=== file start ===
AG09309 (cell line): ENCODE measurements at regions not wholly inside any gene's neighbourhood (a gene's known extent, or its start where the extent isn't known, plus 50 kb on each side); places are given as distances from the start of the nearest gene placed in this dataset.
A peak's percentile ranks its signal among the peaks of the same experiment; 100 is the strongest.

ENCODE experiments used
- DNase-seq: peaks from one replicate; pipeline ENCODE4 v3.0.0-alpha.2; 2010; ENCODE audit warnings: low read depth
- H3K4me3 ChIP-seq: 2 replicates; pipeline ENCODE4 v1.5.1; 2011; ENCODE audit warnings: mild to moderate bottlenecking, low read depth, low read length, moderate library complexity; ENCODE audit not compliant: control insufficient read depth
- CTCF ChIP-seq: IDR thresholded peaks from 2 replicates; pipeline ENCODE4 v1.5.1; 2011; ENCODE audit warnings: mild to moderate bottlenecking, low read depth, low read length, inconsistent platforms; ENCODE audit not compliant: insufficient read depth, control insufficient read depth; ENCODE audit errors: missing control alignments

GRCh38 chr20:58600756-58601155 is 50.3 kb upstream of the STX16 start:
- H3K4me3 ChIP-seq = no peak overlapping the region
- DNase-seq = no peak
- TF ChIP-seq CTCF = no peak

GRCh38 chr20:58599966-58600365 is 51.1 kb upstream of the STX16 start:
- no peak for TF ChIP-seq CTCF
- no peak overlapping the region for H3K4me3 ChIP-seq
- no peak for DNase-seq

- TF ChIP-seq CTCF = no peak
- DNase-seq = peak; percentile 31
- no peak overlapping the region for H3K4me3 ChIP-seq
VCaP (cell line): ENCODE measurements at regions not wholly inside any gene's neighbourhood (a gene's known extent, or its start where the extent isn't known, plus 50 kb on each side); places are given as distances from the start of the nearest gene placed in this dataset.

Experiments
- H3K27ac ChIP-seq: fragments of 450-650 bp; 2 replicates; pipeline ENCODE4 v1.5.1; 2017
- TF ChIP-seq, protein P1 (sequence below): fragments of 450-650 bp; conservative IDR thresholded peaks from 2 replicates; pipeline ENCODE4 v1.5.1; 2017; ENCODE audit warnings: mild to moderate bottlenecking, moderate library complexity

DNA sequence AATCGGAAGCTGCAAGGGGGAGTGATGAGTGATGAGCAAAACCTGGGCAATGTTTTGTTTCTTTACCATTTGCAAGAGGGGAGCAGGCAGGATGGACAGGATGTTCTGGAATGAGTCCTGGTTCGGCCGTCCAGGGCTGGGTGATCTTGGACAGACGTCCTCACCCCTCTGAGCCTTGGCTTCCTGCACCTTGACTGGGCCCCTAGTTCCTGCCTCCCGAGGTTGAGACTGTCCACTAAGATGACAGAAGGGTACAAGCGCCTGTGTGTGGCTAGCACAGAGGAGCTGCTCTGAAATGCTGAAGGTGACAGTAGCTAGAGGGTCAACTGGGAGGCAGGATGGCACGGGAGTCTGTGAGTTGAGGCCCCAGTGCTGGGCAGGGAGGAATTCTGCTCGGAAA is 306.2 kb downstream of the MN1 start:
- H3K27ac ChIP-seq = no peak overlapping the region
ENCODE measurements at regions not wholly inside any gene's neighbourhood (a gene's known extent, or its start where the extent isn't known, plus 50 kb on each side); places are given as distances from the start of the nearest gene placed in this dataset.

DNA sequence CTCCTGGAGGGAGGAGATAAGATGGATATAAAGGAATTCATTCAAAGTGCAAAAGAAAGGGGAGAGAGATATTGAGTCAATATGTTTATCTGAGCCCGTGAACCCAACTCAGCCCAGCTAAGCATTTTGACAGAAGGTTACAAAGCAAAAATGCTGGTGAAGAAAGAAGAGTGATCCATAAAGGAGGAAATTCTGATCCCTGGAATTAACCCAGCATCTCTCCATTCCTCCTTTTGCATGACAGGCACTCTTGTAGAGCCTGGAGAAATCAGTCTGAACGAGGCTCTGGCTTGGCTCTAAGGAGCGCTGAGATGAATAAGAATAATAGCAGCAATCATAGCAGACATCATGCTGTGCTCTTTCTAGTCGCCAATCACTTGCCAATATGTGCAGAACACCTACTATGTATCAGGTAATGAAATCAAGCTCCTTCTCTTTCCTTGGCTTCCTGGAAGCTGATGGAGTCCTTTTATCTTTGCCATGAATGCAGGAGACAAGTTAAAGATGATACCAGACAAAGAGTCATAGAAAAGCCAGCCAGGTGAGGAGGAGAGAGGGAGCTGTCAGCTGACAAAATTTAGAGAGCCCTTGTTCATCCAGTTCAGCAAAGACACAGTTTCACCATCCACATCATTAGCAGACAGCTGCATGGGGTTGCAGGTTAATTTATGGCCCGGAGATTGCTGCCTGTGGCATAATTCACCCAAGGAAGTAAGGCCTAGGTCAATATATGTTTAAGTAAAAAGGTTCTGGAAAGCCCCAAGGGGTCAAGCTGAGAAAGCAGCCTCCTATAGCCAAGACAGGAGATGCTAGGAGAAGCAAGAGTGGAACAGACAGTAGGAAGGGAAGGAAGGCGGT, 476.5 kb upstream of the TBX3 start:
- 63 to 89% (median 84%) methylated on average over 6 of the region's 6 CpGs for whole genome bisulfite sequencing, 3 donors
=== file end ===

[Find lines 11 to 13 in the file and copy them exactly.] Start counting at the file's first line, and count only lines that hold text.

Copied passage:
GRCh38 chr20:58599966-58600365 is 51.1 kb upstream of the STX16 start:
- no peak for TF ChIP-seq CTCF
- no peak overlapping the region for H3K4me3 ChIP-seq